By Tracy Wang
To celebrate Jerome Robbins centennial, Pacific Northwest Ballet (PNB) opens its 46th season with two programs (A and B) that encompass seven Robbins ballets. Alternating these two programs throughout its run of two weeks at McCaw Hall, PNB has once again enchanted Seattle audiences with its dancers’ versatility in dancing and acting.
On Friday’s opening night (9/21), excited ballet goers were presented with program A, a night of five ballets in total, and on the following night, PNB presented its program B, an assortment of three ballets with Circus Polka reappearing.
As a dancer who had worked closely with Robbins during his time at the New York City Ballet, Peter Boal, PNB’s artistic director, opened this season with Circus Polka, a five-minutes ballet that involves a Ringmaster, in this case Boal, and 48 PNB students ranging from little girls in pink tutus to older students who already have the grace and poise of ballerinas. Saturday night’s performance welcomes Ariana Lallone back. Once a PNB principal ballerina, Lallone takes charge of the stage with ease and poise.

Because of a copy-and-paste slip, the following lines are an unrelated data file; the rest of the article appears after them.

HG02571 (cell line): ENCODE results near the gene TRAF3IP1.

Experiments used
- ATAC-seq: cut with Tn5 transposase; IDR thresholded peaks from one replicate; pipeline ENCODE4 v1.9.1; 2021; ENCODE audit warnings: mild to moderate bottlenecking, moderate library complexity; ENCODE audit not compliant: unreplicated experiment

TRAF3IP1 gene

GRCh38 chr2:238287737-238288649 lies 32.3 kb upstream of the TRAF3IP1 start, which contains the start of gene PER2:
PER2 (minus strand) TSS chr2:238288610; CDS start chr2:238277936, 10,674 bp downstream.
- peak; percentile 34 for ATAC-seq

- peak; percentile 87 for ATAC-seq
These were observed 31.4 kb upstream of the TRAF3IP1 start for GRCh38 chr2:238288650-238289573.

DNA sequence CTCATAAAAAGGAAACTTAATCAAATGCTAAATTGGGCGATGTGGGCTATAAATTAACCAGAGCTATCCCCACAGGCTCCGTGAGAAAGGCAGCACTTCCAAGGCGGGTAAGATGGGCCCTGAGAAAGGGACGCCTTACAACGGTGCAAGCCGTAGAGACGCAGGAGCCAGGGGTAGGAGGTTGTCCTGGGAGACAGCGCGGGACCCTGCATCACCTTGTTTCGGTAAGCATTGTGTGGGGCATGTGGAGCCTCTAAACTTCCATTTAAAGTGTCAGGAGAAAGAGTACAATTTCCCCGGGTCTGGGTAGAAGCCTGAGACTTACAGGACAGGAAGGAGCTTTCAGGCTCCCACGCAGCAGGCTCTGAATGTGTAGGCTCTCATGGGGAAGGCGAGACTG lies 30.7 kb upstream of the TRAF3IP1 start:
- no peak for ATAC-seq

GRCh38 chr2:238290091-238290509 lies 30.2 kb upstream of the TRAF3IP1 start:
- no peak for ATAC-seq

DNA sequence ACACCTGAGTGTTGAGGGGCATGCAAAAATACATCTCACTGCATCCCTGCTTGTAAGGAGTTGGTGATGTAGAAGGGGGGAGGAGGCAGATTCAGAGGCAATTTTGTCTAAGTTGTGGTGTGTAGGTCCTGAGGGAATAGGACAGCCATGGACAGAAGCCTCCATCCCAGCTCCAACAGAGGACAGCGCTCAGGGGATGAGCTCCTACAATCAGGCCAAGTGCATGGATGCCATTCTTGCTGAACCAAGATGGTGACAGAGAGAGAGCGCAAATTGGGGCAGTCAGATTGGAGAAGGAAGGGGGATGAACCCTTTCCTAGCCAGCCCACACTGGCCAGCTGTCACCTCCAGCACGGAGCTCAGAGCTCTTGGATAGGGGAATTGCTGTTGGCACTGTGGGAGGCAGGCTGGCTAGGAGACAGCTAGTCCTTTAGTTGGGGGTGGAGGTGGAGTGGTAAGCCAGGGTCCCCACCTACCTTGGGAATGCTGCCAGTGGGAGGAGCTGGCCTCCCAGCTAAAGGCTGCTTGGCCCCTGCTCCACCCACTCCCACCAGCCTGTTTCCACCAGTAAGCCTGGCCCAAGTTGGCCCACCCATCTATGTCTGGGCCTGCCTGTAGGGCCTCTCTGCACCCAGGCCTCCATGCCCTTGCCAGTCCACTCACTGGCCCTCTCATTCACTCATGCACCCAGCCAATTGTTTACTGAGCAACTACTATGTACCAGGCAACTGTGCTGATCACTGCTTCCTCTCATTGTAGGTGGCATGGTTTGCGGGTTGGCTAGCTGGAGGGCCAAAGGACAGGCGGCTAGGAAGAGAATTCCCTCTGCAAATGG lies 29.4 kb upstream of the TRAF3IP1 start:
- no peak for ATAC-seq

The remaining six ballets of program A and B are Robbins’ ‘In the Night’, ‘Afternoon of a Faun’, ‘Other Dances’, ‘West Side Story Suite’, ‘Dances at a Gathering’ and ‘The Concert’. Vastly individual and yet all very intimate, Robbins’ ballets listed here tend to all have the power to occupy and ignite the whole stage; no longer just focused on two dancers in the middle, Robbins’ ballets eat up the stage with its dancers constantly jumping, leaping on and off stage, and interacting and building their relationships with fellow dancers, pianists and orchestra. For us audiences, we know we are witnessing something beautiful and magical onstage, but we also suspect we are witnessing some very intimate and private moments.